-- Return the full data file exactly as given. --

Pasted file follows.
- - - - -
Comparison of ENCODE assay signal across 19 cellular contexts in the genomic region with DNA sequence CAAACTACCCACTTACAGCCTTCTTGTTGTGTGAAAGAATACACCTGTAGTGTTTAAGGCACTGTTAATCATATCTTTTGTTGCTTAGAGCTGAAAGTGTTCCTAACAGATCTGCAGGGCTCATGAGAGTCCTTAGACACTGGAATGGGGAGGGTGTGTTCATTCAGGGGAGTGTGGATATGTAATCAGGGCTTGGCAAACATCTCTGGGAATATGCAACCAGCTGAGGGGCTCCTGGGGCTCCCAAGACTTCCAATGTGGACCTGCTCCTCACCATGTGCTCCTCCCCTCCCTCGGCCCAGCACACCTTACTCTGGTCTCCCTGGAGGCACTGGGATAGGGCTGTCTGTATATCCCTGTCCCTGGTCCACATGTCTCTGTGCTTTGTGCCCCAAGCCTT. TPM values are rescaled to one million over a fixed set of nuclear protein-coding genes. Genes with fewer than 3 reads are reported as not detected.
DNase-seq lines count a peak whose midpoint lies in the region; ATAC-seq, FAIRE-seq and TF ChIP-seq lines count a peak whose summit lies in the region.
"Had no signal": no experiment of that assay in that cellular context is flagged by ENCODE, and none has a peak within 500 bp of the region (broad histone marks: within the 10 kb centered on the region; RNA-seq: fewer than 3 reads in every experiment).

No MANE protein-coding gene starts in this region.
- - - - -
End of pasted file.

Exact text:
Comparison of ENCODE assay signal across 19 cellular contexts in the genomic region with DNA sequence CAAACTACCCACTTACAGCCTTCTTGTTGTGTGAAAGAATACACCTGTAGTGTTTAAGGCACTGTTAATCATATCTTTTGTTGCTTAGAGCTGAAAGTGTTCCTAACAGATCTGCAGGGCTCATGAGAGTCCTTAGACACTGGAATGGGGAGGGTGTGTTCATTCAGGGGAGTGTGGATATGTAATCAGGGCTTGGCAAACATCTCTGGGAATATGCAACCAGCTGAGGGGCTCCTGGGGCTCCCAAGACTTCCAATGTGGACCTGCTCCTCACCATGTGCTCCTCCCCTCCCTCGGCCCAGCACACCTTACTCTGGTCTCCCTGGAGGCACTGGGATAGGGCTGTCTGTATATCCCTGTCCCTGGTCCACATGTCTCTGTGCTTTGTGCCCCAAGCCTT. TPM values are rescaled to one million over a fixed set of nuclear protein-coding genes. Genes with fewer than 3 reads are reported as not detected.
DNase-seq lines count a peak whose midpoint lies in the region; ATAC-seq, FAIRE-seq and TF ChIP-seq lines count a peak whose summit lies in the region.
"Had no signal": no experiment of that assay in that cellular context is flagged by ENCODE, and none has a peak within 500 bp of the region (broad histone marks: within the 10 kb centered on the region; RNA-seq: fewer than 3 reads in every experiment).

No MANE protein-coding gene starts in this region.